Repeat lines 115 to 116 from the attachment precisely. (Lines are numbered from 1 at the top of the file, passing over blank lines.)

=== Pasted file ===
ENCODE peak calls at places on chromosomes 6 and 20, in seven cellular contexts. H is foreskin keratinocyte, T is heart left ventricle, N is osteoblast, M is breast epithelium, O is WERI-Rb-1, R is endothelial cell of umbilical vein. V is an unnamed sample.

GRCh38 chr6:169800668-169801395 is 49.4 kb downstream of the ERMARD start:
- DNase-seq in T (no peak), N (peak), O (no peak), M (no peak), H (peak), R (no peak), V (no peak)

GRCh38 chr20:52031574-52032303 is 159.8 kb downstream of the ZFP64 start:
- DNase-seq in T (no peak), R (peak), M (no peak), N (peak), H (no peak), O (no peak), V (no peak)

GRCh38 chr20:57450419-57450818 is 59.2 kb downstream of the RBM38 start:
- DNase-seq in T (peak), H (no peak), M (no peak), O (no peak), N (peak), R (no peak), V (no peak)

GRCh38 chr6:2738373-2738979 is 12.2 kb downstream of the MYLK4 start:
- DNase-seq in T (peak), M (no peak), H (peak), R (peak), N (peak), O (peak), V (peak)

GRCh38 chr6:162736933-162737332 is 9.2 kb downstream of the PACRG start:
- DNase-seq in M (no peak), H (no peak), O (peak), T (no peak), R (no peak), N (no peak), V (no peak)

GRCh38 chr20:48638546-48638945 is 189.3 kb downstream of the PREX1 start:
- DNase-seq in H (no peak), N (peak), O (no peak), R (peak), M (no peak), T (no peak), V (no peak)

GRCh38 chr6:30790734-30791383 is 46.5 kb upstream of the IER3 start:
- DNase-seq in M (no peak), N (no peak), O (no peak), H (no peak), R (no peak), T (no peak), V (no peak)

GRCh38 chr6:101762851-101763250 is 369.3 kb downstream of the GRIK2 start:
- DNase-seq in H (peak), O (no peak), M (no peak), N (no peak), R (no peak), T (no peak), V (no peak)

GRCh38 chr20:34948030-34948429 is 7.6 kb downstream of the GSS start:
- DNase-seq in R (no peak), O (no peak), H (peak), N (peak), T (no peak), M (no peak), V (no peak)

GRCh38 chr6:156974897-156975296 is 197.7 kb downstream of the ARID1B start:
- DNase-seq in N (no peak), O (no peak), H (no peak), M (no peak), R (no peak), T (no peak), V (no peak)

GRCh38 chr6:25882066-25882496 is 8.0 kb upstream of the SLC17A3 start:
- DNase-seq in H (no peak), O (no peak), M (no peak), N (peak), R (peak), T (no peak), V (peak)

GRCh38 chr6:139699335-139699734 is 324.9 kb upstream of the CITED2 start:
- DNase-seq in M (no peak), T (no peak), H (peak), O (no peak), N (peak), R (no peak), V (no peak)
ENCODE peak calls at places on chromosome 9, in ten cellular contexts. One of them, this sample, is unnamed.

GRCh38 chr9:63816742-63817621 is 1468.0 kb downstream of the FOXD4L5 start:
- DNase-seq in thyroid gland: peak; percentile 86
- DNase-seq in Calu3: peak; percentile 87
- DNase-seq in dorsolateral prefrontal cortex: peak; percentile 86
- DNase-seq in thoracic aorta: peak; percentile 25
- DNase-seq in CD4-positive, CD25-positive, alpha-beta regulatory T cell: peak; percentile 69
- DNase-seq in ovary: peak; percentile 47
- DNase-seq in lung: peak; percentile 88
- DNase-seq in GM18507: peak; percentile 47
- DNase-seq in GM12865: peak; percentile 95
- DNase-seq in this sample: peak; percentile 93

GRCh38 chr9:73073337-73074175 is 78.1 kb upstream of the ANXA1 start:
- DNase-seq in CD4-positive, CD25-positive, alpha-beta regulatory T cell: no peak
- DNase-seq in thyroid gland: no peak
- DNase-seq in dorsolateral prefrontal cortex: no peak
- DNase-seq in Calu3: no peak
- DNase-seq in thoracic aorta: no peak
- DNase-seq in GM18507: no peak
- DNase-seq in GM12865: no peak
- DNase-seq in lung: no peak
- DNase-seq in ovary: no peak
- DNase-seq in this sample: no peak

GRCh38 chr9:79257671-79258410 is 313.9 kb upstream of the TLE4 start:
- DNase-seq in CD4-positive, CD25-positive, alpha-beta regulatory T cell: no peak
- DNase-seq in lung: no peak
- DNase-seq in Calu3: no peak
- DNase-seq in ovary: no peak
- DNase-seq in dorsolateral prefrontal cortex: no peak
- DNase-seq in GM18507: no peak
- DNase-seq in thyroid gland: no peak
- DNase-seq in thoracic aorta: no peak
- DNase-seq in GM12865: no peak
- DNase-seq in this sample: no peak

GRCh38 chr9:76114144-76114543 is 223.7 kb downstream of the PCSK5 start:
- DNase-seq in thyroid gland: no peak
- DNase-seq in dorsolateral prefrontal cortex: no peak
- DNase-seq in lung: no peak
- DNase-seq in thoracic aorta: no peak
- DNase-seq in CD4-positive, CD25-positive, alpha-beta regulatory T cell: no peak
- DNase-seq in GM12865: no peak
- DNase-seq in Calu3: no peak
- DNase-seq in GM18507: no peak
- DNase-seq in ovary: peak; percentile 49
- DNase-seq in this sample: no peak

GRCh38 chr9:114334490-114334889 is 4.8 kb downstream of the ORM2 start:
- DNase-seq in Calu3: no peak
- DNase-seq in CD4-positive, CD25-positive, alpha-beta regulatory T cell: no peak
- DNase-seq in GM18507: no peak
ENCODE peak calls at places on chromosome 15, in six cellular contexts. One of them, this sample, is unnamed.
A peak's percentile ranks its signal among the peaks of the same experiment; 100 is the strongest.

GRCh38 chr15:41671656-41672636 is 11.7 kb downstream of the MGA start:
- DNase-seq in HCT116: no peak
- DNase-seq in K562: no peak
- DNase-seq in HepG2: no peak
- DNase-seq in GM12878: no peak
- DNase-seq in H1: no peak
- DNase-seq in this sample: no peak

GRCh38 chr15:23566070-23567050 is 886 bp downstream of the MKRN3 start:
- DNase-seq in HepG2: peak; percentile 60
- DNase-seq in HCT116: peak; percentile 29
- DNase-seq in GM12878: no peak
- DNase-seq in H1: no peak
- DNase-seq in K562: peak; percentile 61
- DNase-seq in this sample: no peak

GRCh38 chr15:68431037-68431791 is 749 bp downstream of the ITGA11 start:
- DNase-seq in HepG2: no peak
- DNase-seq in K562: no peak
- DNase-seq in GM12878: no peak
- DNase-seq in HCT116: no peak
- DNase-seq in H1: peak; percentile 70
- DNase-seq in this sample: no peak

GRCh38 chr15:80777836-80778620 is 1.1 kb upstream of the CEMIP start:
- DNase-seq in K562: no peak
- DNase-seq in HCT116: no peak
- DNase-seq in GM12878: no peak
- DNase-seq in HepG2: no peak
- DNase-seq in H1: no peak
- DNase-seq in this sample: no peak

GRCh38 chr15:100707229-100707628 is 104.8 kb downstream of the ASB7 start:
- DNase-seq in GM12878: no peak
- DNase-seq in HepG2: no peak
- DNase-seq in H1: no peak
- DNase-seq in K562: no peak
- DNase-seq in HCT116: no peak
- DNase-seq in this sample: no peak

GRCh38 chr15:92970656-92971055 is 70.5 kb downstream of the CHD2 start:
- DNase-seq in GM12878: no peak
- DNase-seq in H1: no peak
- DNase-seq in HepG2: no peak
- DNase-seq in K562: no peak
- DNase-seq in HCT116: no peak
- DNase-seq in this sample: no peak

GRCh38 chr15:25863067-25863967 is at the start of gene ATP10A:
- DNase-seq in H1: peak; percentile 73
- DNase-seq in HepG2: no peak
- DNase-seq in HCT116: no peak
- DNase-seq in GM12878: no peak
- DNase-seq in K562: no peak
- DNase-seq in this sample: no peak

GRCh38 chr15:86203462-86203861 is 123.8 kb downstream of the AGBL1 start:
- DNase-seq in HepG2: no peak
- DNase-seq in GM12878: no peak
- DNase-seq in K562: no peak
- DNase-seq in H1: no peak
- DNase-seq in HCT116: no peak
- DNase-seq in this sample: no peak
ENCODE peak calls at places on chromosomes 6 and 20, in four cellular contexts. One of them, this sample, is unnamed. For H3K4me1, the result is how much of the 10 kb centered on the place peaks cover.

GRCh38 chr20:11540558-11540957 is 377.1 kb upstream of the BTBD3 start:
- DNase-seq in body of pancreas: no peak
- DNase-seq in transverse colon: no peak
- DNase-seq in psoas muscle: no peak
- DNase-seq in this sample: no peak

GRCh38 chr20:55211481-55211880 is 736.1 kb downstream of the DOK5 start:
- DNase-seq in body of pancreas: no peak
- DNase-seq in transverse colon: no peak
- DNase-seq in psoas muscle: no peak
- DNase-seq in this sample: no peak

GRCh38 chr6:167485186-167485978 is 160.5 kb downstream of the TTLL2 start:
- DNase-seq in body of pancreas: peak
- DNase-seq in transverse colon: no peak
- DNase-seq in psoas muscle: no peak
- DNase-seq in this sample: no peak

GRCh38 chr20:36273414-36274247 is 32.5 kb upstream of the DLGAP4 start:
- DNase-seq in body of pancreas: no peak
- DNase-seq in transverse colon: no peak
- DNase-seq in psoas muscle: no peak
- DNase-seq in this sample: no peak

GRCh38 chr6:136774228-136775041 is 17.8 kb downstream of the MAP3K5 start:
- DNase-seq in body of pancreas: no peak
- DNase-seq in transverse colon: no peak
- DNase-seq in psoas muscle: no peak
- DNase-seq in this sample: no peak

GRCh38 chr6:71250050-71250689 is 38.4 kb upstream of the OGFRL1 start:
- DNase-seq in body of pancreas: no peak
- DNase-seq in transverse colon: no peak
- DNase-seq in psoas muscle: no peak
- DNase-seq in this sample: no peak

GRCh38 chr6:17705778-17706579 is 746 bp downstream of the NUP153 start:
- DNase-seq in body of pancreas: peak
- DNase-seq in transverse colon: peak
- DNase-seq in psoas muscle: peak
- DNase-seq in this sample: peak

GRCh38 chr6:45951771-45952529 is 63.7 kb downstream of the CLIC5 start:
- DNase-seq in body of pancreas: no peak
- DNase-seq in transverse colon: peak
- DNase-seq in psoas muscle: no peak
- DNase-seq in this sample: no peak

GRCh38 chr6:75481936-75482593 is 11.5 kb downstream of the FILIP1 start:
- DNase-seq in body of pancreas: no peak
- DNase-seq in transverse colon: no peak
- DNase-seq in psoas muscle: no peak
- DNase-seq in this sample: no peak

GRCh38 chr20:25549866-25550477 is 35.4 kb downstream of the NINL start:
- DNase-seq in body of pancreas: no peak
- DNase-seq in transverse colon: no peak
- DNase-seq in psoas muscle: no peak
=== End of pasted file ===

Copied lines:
- DNase-seq in HepG2: no peak
- DNase-seq in K562: no peak